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The Public Sector and the Prospects for Real Economic Growth in Egypt

Written by on . Published in Inclusive Growth and Sustainability: Buzzwords or real 21st century challenges? on .

Throughout its contemporary history, Egypt has adopted different economic policies. Today, as the current government aims to achieve sustainable economic growth, an insightful analysis is required to highlight the main factors hindering Egypt’s prospects for success in achieving this aimand to recommend a better approach to be adopted in the future.

In 1952, the private sector had the largest share of investment in Egypt, amounting to 76%. But by 1960, the beginning of the Five Year Plan (1960-65) adopted by former president Nasser, the situation had completely changed, and the public sector controlled 94% of total investment. This situation continued until 1974 when former president Al-Sadat started to adopt his Open Door Policy, aiming to encourage a higher degree of private sector participation in Egypt’s economy. By 1990, the public sector’s share had declined to 68%, leaving 32% for the private sector.

This brief background shows the fluctuations experienced by the Egyptian economy in terms of the governmental approach to the state’s economic affairs. Today, even though Egypt is considered a market economy, the size of its public sector is still significant.

A picture that represents Egypt's economy. Picture taken in Alexandria, Egypt. Courtesy of on Flickr under CC license (CC BY-SA 2.0)

A picture that represents Egypt’s economy. Picture taken in Alexandria, Egypt. Courtesy of on Flickr under CC license (CC BY-NC-ND 2.0)

The size of the Egyptian public sector has several implications for its economic performance as government expenditures related to this sector are increasing on a yearly basis. This forces Egypt’s different governments to seek loans from foreign states to finance those expenditures and distracts the government away from focusing on launching large projects that could reduce the rising rates of unemployment and result in more inclusive economic growth.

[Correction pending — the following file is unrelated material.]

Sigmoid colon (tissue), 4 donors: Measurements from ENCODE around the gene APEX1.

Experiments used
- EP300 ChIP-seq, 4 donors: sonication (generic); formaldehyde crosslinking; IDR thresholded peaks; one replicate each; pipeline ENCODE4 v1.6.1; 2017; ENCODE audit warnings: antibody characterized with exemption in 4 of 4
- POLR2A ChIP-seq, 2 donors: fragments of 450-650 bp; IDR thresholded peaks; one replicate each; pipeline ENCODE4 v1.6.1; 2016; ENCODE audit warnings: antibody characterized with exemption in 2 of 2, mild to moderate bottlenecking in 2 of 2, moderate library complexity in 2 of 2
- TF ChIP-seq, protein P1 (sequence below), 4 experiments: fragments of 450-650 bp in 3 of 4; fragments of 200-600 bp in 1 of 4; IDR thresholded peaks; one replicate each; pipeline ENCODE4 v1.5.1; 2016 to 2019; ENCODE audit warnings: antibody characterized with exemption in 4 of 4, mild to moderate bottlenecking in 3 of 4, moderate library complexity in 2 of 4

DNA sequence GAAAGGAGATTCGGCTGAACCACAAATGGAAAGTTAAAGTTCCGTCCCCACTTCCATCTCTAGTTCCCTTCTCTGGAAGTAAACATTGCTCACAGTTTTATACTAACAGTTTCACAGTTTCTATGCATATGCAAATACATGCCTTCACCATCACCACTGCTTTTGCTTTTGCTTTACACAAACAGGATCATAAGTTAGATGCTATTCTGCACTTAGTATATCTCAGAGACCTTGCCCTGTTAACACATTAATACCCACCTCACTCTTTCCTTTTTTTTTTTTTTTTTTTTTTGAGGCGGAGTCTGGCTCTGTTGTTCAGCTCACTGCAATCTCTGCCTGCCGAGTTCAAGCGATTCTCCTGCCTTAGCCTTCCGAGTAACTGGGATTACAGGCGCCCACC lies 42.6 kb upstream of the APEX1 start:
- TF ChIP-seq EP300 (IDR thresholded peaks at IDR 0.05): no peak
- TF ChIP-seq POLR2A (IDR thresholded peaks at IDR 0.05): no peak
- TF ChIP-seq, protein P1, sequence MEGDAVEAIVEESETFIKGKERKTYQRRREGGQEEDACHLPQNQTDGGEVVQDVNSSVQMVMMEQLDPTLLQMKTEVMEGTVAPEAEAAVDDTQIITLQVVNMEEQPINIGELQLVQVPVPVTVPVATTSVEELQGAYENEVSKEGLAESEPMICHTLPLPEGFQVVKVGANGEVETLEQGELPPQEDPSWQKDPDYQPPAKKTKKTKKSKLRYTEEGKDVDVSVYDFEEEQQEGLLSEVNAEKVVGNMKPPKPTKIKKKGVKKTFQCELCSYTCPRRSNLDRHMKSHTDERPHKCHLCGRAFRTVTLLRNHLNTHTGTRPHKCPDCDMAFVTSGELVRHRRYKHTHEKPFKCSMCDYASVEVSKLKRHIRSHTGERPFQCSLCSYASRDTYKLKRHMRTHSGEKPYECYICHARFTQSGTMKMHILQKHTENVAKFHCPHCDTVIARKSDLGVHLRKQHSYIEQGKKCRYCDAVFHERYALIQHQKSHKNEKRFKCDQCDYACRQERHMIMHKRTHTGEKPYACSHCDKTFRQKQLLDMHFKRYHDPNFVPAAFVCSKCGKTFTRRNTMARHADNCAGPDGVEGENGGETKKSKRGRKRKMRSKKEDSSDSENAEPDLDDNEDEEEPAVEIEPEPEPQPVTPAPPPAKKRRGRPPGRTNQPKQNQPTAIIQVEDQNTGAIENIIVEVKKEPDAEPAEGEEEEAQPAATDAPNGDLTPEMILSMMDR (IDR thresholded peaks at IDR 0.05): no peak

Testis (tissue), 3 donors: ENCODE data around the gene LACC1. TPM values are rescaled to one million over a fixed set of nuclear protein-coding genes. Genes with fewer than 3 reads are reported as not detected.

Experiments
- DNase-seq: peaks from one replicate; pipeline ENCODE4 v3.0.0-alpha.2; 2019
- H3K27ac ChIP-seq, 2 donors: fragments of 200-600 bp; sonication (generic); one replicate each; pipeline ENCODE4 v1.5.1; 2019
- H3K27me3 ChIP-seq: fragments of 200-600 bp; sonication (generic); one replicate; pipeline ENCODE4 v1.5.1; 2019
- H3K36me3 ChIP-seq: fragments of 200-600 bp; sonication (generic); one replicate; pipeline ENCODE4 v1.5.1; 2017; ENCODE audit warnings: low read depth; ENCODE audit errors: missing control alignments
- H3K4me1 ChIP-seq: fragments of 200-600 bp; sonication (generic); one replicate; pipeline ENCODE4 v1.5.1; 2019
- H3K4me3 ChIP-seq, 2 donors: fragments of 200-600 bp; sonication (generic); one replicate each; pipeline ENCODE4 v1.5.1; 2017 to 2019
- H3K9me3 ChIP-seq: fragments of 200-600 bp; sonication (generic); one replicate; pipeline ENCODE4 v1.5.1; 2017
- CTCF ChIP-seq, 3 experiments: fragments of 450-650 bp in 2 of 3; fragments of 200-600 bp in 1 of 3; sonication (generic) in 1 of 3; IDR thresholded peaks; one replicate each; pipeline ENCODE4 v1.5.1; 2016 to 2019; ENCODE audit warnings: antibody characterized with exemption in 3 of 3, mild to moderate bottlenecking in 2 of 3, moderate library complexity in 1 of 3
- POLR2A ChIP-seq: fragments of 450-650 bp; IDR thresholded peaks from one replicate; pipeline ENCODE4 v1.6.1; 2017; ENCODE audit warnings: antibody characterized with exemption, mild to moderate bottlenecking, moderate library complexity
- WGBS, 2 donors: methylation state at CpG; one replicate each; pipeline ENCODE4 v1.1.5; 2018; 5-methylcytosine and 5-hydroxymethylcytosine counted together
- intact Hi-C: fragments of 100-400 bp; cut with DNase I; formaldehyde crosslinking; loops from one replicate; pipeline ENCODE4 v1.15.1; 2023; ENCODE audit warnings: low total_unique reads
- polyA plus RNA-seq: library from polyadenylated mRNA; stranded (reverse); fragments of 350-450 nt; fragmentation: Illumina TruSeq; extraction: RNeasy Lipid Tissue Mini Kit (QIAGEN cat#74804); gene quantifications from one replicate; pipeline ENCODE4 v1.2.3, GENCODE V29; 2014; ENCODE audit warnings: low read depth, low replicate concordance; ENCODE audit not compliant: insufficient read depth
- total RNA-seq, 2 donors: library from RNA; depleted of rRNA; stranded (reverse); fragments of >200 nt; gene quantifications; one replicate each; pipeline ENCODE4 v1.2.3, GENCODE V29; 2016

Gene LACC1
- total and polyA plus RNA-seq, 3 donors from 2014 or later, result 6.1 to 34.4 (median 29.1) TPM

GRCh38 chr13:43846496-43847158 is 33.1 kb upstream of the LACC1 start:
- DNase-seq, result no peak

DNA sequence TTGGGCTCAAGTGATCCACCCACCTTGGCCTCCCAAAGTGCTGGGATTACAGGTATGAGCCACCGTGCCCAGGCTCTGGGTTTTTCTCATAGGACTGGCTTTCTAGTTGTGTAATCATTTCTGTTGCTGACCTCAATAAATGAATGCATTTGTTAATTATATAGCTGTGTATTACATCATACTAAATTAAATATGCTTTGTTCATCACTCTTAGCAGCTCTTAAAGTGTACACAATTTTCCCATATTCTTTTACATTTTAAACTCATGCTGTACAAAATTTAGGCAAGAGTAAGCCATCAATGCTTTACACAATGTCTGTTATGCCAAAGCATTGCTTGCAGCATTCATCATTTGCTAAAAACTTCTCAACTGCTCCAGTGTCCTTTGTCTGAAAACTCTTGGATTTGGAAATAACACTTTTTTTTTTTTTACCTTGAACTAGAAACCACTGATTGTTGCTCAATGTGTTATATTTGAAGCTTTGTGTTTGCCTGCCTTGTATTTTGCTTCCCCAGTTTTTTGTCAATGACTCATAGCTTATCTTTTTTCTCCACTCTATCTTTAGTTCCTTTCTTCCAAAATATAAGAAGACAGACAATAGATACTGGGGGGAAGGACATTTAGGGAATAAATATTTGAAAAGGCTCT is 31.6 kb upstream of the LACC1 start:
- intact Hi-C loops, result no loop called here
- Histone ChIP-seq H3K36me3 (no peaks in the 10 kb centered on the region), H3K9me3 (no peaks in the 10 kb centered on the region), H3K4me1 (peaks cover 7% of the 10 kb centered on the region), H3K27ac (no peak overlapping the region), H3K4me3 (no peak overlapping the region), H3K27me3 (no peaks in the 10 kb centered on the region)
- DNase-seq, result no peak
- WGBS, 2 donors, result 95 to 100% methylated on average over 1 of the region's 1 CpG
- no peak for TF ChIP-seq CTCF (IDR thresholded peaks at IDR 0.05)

Statistically speaking, government spending had risen to 179,000 million EGP by the end of 2012 from 157,000 million EGP in 2011, according to the Central Bank of Egypt (CBE). A large share of this spending goes to the public sectorso the government can pay salaries, pensions, and retirement benefits to public sector employees, who currently number 5.5 million according to Egypt’s statistics agency, CAMPAS. Accordingly, and because all those employees receive an annual raise in salary, Egypt’s spending on public sector salaries has risen by 80% since the January 25 revolution in 2011.

The direct implication of this fact is the significant rise in the rates of unemployment in Egypt, which increased by 0.7% in the second quarter of 2013, reaching 13.3% of Egypt’s total work force. Indeed, this alarming rate is due to the government’s inability to launch any new projects that could employ some of those unemployed Egyptians. Instead, people turn to the private sector looking for jobs, where most of them fail due to Egypt’s current instability, which discourages new investmentsand enlargements of existing private sector institutions.